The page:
Diagnosing varicose veins

If you have varicose veins (or suspect that you do) but they are not causing you any problems then you do not need to see your GP. This is acceptable as long as you are not experiencing any pain or other symptoms.

But if they are causing you a problem then a diagnosis needs to be made followed by a suitable course of treatment. 

Your GP can make a diagnosis simply by looking at your legs. Varicose veins are very easy to see and this combined with a discussion about your lifestyle and medical history will aid with the diagnosis.

What your GP will do is to ask you about the severity and frequency of your symptoms: when are your varicose veins most likely to hurt and how often?

He/she may also ask:

  • Do varicose veins run in your family?
  • Are you pregnant?
  • What is your current weight?
  • Have you ever suffered a leg injury?
  • Have you experienced deep vein thrombosis?
  • Have you suffered from problems with your veins before?

Your GP will examine you: he/she may refer you for tests if you have a severe form of varicose veins or are at risk of complications. These tests may be carried out by a vascular specialist.

Tests for diagnosing varicose veins

There are two tests for detecting varicose veins which are:

  • Colour duplex ultrasound scan
  • Doppler test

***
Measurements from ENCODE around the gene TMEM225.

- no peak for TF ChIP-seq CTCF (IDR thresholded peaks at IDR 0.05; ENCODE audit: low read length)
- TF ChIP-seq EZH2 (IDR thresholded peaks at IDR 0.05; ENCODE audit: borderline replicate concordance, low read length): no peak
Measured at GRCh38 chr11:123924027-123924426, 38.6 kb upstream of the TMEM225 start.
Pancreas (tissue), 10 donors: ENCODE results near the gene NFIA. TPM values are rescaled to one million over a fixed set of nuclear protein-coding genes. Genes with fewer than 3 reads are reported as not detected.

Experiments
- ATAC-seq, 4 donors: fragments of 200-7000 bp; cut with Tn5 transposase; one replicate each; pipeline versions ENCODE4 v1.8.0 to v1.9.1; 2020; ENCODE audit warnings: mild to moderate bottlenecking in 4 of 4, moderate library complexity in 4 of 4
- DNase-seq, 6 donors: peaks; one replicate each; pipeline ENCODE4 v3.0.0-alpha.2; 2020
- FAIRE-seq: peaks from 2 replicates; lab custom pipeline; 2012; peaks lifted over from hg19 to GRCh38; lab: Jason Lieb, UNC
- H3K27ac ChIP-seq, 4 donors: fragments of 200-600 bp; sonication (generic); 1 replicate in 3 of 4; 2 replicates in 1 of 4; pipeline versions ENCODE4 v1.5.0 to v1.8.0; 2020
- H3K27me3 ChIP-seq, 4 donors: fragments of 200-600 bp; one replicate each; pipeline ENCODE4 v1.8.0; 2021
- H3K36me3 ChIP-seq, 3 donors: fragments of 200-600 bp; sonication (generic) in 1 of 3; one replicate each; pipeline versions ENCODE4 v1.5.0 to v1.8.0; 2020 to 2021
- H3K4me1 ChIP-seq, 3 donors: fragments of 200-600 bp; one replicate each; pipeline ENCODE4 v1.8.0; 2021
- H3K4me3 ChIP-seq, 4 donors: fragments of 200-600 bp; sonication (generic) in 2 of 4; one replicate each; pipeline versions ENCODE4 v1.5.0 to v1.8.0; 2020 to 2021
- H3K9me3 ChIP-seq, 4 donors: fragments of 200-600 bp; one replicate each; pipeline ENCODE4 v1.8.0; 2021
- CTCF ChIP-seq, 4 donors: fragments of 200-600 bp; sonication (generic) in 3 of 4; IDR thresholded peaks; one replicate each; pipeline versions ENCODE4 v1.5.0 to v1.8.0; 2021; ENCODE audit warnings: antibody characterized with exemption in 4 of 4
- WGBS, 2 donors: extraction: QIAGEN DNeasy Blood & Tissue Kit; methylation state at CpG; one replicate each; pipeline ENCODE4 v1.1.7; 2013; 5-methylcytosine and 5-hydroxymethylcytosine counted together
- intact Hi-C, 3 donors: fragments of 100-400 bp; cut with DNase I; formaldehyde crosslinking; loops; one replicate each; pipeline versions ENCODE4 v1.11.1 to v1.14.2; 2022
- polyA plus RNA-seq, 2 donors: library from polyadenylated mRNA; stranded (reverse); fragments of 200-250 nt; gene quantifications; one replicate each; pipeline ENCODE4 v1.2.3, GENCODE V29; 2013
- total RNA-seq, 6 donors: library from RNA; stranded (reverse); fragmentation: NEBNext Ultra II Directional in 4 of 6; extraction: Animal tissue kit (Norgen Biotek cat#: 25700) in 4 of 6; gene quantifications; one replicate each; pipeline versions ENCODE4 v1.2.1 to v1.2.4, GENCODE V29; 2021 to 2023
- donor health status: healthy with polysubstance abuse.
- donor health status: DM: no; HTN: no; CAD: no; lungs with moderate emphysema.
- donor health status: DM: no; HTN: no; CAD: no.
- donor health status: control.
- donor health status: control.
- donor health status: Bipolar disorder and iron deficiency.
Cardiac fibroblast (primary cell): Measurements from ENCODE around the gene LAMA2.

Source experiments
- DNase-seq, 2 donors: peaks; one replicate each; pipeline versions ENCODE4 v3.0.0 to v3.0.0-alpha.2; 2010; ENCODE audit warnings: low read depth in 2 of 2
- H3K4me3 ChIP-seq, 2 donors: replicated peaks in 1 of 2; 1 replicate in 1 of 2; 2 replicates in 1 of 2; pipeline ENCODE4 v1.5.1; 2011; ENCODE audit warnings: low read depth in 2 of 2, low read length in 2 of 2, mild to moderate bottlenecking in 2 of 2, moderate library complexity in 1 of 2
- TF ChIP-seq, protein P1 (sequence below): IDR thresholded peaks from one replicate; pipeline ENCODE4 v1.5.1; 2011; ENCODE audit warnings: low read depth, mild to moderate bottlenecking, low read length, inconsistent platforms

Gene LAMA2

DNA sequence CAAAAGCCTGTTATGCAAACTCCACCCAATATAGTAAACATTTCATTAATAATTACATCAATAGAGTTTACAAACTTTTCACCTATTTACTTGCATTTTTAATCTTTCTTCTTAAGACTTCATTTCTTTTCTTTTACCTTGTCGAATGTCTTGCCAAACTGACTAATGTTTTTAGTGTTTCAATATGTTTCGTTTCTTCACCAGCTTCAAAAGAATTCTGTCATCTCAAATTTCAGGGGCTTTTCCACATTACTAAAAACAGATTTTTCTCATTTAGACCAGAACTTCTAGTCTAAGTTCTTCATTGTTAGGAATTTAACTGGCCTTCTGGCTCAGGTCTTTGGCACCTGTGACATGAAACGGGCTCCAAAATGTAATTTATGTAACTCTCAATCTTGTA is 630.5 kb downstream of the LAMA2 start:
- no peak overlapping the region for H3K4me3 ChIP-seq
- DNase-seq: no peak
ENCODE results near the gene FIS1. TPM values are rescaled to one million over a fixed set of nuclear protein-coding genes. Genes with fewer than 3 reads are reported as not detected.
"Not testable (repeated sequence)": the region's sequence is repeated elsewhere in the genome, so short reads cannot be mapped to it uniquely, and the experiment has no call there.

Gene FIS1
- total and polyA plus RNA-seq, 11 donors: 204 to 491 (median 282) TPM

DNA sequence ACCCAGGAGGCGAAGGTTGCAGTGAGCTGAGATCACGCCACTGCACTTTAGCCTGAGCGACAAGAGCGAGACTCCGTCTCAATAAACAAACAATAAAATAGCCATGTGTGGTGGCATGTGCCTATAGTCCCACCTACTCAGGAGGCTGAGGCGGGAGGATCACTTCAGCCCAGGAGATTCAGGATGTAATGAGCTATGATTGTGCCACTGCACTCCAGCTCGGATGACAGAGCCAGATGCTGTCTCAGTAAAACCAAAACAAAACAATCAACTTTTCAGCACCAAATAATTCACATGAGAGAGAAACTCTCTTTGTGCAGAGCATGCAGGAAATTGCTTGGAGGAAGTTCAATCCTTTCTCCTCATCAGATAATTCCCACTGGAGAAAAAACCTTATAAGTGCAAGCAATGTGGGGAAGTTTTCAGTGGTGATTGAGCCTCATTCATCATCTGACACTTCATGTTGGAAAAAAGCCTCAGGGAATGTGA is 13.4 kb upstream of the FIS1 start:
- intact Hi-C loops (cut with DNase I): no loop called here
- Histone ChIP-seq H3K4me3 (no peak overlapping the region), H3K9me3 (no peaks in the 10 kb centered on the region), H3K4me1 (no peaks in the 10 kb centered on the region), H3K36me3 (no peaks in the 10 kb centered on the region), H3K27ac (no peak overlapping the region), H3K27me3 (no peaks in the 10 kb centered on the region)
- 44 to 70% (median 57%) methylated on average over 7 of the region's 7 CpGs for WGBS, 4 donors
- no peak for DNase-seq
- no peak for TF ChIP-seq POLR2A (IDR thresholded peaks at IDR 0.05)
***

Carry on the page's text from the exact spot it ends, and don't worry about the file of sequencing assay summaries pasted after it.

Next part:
Colour duplex ultrasound scan

This is a non-invasive procedure which is similar to that used for ante-natal check ups.

An ultrasound probe is moved across the surface of your legs to obtain a colour image of your veins and blood supply. As the probe is placed on your skin it enables a series of images to be transmitted to a colour monitor where they are clearly visible to the specialist.

These images show the normal function of your veins and any abnormality such as a varicose vein. This procedure also enables the specialist to measure how quickly blood flows through your veins and in what direction.

Any problems will be highlighted and then used to devise a treatment plan.

Doppler test

The "doppler effect" is based upon changes in frequency in sound waves and that is what this procedure uses. It is a simpler type of test compared to the ultrasound scan and uses sound waves to check the rate and direction of blood flow in your veins.

It can detect any blockages, clots or other obstructions and gives an idea of how well (or not) your veins are working.

Other tests

There is a test called the "Trendelenburg Test" in which the patient is required to lie down and lift one leg into the air. As he/she does so the GP will grip the leg with the intention of preventing blood flow through the veins.

This is a temporary state and only performed for a short space of time.

The patient is asked to stand up and as he/she does so the GP will check to see how quickly the blood supply returns to these veins. In a normal situation this blood flow will take place quickly and easily: but if it takes a long time to refill then it may mean a faulty valve or weakened vein.

Guide to Varicose Veins

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